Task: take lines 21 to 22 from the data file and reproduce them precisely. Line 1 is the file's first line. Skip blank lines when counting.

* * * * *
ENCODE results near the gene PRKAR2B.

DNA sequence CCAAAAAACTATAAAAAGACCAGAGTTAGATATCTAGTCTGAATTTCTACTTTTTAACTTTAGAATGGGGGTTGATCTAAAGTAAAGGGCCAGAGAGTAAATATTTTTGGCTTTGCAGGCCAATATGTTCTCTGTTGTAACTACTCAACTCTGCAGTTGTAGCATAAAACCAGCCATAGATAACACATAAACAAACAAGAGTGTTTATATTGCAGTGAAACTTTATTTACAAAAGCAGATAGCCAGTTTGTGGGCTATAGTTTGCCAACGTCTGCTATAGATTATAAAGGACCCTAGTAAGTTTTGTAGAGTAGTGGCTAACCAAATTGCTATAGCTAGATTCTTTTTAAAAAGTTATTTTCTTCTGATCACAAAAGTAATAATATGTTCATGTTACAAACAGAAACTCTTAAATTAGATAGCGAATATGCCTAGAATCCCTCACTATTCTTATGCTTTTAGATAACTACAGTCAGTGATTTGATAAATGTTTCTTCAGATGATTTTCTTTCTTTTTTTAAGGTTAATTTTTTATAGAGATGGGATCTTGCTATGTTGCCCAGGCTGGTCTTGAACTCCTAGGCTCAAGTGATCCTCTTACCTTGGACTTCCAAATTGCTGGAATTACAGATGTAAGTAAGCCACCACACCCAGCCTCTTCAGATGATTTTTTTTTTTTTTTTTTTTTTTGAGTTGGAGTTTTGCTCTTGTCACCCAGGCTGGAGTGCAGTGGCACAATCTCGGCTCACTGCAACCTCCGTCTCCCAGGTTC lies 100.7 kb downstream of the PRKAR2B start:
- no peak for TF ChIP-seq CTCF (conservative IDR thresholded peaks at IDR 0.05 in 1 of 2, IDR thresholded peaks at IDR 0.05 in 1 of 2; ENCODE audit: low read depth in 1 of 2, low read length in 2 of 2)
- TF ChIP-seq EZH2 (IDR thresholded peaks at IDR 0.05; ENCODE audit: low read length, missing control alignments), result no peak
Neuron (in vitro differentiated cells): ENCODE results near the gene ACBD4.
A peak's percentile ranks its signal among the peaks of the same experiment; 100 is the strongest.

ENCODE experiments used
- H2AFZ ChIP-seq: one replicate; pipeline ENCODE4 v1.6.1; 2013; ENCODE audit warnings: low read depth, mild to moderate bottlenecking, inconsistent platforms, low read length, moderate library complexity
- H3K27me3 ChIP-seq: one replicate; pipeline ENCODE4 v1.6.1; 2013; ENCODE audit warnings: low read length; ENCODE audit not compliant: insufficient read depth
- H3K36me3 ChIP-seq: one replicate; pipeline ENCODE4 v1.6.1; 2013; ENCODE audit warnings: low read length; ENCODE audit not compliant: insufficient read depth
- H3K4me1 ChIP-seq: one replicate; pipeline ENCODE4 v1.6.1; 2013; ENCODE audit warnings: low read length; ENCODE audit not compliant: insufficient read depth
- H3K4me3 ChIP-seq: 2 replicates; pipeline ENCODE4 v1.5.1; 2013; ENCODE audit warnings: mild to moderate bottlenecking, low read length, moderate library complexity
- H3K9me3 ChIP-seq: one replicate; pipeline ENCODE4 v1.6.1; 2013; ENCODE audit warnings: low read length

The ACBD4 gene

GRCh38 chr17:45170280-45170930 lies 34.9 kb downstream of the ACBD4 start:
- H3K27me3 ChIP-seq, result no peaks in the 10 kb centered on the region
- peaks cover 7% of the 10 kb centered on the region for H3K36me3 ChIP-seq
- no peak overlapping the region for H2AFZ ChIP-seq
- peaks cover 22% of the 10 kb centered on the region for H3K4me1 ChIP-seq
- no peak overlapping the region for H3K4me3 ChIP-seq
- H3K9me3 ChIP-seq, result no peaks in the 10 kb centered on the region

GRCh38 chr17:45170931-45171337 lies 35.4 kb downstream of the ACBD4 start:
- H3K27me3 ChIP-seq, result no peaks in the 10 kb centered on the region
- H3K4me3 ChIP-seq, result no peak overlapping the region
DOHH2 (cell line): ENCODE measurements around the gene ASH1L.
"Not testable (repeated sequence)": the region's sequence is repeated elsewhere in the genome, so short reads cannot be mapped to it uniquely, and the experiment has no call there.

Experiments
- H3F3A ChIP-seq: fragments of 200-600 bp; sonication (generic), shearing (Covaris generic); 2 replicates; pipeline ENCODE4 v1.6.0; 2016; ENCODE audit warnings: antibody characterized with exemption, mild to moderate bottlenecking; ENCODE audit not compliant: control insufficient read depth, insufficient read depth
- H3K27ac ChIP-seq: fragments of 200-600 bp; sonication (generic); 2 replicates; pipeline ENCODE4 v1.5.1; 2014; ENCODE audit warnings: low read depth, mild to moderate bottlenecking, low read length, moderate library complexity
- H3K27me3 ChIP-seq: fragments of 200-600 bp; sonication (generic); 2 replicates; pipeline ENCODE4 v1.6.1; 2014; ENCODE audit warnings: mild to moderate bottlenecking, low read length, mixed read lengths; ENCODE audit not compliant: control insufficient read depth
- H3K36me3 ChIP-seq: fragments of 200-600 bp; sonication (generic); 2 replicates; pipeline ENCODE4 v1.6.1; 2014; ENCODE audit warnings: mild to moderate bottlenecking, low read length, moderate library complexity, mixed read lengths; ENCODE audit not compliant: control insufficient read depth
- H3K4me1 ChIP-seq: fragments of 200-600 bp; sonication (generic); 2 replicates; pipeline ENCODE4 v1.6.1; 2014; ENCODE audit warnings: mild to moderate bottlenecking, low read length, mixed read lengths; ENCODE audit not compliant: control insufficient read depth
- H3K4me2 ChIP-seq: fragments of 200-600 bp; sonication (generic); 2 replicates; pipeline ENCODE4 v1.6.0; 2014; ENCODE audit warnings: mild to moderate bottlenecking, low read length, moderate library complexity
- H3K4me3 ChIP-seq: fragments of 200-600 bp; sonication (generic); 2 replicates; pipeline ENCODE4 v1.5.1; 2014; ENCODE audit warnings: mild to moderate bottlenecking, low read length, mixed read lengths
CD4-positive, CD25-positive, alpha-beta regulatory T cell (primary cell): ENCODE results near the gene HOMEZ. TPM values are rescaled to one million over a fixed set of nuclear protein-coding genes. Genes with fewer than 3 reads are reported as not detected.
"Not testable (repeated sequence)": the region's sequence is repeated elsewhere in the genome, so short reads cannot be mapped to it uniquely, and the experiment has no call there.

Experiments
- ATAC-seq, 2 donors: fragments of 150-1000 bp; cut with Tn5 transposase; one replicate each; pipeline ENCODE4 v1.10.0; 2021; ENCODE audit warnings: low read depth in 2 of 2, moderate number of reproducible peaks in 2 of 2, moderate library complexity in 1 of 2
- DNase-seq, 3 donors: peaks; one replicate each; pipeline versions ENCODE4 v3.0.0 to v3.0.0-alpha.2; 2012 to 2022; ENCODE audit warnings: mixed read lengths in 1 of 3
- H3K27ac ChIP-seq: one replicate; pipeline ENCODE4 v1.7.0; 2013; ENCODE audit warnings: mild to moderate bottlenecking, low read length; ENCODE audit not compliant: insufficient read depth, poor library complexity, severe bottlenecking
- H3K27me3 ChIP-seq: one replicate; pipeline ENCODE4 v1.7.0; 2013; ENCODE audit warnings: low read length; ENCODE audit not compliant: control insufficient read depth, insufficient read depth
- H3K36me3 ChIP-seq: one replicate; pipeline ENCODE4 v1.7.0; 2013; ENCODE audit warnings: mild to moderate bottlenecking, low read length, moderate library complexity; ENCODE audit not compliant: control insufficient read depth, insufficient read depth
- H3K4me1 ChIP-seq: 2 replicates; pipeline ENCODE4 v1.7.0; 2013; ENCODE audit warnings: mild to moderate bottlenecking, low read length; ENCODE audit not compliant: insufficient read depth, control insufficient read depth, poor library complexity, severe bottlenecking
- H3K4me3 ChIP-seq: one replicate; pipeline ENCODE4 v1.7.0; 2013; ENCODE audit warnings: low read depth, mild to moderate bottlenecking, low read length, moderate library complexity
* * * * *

- H3K9me3 ChIP-seq, result no peaks in the 10 kb centered on the region

GRCh38 chr17:45170931-45171337 lies 35.4 kb downstream of the ACBD4 start: